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European populism after Trump

During his four years in office, former President Donald Trump wasn't just a rock star to his devoted MAGA base in the United States. He was a model for budding populists across Europe, says former Italian Prime Minister Enrico Letta. And now his sudden absence on the world stage presents real challenges for the populist leaders that hitched their ride to his wagon.

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Is the European Union too b​ig? Wolfgang Ischinger on the EU's future

One of Europe's top diplomats, Wolfgang Ischinger, joins GZERO World in our latest episode to discuss a wide range of geopolitical issues—from US/EU relations to China. In this clip, the former ambassador to the US and UK and current Chairman of the Munich Security Conference offers his thoughts on the rise of populism in EU nations like Hungary and Poland, and what it means for the future of the union.

Calling AMLO authoritarian is a gross exaggeration

On this edition of The Red Pen, where we pick apart the argument in a major opinion piece, Ian Bremmer is joined by Eurasia Group's Daniel Kerner, Carlos Petersen, and Ana Abad to take on an an op-ed from the FT about Andrés Manuel López Obrador, aka AMLO.

Today's selection comes from the Financial Times editorial board, an op-ed titled "Lopez Obrador Becomes Latin America's New Strongman."

It's about Mexico's president Andrés Manuel López Obrador, or AMLO as he's widely known. AMLO was elected in a landslide victory nearly two years ago by voters who were fed up with corruption in their nation. Now, a growing number have buyer's remorse as the economy continues to spiral downward and crime and corruption still remain high.

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Populists and the plague

You might think that a global public health crisis would boost public trust in experts, reinforce support for international cooperation, and restore faith in the multilateral institutions leading the response. You might, therefore, assume that the coronavirus pandemic wouldn't play in favor of the largely expert-blasting, populist nationalists who have swept to power in recent years. In truth, the picture is more mixed, and populists may ultimately benefit from the pandemic upheaval. A few thoughts:

First, populists aren't doing a markedly worse job than anyone else. The countries suffering the world's five largest death tolls — US, Brazil, India, Mexico, and the United Kingdom — are all led by populists, but all that tells us is that several of the world's largest countries are run by populists (bigger populations will give you a higher total number of infections and deaths). When you look at the top ten countries by death rate, populists are barely half of the group (see our Graphic Truth, below). What's more, some prominent populists, like Hungary's Viktor Orbán or Turkey's Recep Erdogan, have managed the crisis well by acting early and decisively — perhaps too decisively for the comfort of democracy watchdogs in the case of Orbán.

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The Graphic Truth: EU populist parties weather COVID storm

Before the coronavirus hit Europe in March, mainstream political parties were struggling to contain the rise of populist and anti-establishment forces. Did COVID-19 change that trend? While a handful of major populist parties have lost some support and a few others have gained in the polls, voter intention for most of these forces has not in fact changed significantly. We take a look a how ten EU populist parties have polled over the past six months.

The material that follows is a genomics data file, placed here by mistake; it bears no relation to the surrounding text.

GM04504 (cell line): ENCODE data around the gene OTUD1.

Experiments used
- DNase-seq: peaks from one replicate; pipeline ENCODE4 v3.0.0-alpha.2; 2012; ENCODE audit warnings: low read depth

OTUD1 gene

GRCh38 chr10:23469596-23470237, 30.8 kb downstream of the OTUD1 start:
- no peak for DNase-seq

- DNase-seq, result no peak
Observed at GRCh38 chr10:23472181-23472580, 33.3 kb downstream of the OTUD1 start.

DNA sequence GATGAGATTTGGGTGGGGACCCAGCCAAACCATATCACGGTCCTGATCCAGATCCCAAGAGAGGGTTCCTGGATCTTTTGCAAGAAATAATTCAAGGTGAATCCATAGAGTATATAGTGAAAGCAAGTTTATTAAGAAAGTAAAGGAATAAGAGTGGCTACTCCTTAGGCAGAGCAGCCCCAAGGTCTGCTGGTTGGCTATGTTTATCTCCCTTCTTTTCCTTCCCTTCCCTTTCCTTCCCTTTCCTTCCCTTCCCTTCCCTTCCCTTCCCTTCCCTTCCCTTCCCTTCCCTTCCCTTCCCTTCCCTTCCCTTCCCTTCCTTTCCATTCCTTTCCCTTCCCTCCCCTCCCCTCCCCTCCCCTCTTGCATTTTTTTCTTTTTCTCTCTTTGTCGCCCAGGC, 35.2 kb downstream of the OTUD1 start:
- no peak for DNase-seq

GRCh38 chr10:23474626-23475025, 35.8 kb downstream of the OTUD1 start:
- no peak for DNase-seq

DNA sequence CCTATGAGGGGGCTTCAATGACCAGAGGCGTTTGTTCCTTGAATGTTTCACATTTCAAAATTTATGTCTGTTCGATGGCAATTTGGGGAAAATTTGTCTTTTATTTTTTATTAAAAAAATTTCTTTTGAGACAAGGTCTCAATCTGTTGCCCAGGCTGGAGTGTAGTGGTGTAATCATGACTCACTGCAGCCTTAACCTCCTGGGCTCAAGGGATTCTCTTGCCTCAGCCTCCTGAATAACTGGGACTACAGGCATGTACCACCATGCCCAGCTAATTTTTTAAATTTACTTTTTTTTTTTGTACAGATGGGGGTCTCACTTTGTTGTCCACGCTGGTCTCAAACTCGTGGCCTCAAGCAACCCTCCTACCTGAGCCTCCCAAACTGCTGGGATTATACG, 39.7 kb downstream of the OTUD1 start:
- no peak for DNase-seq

What We're Watching: How the pandemic affects Europe, emerging markets, and populist leaders

How does Europe fit in? Even before the pandemic struck, Europe was struggling to redefine its role in a world where the US is a more fickle ally and China is a more assertive challenger. In particular, Brussels has been trying to style itself as a global leader in the responsible regulation of tech companies. In some ways, the pandemic has boosted those ambitions: as governments use contact tracing apps and facial recognition to help stop the spread, Brussels regulators are paying close attention. They're also cracking down on misinformation about the coronavirus. But first the EU has a bigger challenge to address. Faced with the worst economic crisis in its history, it has to prove to a rising chorus of (euro)skeptics that it is capable of cushioning the blow, and equitably rebooting economic growth across the Union. The European Commission, fearing an economic and even political fragmentation of the bloc, has unveiled an unprecedented 750 billion euro coronavirus rescue plan -- but not all member states are in favor.

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Jonah Goldberg Goes Tribal

Trump scraps the Iran deal, China gets cagey with Taiwan, and National Review columnist Jonah Goldberg admits that he is not pure.

A pure conservative, that is.

+OFFICE HOURS (Iran Edition) +PUPPET REGIME ZUCKThe United States will no longer play global policeman, and no one else wants the job. This is not a G-7 or a G-20 world. Welcome to the GZERO. Every week Ian Bremmer will interview the world leaders and the thought leaders shaping our GZERO World.

The Deplorables Whisperer

"My natural inclination, from the start, was to be really, really supportive of Donald Trump's message."

A little over a year since a wave of populist support in "flyover country" helped elect President Donald J. Trump, Ian Bremmer descends from the snowflaked perches of his globalist headquarters in New York to discuss the state of Trump's base with Hillbilly Elegy author JD Vance.

Plus, a new segment we call: PUPPET REGIME.

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